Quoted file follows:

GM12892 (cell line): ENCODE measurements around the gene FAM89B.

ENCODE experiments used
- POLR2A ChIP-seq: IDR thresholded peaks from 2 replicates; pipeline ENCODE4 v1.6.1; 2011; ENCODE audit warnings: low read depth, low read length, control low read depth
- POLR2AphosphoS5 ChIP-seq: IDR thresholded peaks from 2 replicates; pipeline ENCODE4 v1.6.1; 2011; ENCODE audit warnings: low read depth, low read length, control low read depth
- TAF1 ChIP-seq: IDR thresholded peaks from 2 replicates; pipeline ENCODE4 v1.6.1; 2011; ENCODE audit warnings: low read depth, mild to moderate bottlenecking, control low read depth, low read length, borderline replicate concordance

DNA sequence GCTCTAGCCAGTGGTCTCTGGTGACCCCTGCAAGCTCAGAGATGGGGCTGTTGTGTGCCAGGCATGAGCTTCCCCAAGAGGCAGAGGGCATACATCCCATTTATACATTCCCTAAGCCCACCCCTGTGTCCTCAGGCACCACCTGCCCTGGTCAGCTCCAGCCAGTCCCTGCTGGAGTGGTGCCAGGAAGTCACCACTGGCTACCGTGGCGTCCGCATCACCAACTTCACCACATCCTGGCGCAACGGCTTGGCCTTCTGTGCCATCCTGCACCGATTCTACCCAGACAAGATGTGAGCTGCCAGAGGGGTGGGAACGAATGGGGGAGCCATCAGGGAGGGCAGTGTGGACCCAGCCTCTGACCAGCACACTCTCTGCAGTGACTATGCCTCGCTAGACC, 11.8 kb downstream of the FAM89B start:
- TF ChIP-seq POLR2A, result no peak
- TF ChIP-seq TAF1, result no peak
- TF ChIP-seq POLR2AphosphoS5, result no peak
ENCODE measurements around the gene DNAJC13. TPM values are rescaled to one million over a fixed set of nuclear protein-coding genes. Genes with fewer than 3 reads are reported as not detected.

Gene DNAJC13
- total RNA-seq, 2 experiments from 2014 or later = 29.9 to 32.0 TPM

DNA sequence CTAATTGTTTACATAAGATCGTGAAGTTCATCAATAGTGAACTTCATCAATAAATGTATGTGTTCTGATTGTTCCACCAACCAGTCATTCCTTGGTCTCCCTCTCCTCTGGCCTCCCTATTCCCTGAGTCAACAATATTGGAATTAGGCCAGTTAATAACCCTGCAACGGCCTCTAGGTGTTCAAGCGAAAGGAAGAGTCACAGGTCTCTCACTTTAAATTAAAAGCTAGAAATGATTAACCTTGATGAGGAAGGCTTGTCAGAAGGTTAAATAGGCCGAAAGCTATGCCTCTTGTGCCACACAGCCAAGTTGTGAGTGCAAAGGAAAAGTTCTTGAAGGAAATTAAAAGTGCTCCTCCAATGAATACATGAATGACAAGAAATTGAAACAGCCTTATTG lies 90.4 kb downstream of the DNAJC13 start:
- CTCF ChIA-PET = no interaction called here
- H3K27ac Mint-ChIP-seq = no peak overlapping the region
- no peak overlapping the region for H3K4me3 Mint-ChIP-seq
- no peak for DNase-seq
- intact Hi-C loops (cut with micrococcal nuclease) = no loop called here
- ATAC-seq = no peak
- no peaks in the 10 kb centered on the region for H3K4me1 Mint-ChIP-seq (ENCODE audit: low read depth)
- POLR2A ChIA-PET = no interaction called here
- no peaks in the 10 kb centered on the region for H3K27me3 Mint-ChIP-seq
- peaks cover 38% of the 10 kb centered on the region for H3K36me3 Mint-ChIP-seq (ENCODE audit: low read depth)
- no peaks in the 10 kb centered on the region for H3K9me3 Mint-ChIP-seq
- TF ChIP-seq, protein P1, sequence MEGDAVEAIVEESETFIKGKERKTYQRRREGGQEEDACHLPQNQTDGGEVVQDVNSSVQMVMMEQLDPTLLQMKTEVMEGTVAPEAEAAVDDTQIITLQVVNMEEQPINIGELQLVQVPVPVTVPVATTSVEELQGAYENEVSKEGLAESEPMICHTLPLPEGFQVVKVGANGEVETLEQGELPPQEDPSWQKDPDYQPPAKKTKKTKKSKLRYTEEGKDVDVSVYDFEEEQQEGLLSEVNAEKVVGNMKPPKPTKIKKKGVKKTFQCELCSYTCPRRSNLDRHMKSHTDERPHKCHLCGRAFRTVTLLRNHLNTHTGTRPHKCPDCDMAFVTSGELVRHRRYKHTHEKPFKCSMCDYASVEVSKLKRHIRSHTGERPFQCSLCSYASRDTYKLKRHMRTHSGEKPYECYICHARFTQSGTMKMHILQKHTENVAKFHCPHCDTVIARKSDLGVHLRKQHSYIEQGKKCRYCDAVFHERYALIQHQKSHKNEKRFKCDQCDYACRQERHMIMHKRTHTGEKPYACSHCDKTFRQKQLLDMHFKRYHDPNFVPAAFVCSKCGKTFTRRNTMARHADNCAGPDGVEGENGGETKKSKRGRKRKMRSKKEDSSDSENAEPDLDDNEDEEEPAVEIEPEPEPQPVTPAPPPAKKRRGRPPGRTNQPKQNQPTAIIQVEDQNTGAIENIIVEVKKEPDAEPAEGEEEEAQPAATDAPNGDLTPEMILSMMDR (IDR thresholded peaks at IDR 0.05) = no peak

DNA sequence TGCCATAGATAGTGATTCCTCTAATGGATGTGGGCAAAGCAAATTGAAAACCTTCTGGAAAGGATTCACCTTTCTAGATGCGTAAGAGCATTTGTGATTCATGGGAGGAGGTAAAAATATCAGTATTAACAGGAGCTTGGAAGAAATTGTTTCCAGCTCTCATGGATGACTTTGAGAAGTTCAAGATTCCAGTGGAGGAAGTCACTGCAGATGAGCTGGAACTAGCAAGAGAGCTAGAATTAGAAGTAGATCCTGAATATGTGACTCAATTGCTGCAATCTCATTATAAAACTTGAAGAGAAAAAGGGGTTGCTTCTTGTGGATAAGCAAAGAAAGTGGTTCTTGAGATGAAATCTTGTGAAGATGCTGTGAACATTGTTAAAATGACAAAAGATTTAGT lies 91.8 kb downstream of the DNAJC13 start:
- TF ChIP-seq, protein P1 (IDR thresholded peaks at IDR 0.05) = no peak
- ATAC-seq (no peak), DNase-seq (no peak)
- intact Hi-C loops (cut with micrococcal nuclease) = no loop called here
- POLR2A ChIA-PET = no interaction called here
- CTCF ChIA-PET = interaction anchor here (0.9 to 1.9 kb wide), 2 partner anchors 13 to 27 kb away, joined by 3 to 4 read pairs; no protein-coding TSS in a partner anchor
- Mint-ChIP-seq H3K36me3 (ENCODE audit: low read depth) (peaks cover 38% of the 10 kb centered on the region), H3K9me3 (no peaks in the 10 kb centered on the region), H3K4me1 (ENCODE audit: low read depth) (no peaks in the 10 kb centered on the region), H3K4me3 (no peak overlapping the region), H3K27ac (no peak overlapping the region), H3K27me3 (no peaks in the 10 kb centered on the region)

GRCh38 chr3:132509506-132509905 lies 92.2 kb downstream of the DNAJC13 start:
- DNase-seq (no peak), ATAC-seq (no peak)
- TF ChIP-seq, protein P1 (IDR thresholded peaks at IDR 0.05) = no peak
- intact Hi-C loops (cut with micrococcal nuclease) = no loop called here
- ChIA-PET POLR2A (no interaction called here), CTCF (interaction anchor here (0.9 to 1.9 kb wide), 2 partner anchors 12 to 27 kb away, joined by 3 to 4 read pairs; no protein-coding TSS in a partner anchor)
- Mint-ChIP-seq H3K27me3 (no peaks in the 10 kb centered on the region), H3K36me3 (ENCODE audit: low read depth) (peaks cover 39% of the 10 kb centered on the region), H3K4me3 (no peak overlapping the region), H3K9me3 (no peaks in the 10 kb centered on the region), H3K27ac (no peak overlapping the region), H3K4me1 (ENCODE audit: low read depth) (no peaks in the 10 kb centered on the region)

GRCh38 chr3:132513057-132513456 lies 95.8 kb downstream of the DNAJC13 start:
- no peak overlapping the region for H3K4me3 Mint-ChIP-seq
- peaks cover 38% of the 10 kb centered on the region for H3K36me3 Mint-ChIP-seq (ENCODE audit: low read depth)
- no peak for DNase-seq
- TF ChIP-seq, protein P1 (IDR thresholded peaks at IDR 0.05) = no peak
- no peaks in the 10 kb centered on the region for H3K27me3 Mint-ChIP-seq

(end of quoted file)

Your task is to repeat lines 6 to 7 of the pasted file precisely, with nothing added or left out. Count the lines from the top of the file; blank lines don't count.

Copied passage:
DNA sequence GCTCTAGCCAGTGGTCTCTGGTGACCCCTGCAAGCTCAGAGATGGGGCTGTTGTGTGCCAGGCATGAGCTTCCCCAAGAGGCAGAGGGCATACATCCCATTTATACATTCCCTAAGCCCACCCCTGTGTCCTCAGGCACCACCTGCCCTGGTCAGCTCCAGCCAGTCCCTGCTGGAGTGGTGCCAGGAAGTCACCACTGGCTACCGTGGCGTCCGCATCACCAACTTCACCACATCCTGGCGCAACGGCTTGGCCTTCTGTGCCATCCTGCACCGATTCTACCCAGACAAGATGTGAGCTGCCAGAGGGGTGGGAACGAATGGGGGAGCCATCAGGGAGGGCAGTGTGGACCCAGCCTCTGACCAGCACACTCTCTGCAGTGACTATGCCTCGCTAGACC, 11.8 kb downstream of the FAM89B start:
- TF ChIP-seq POLR2A, result no peak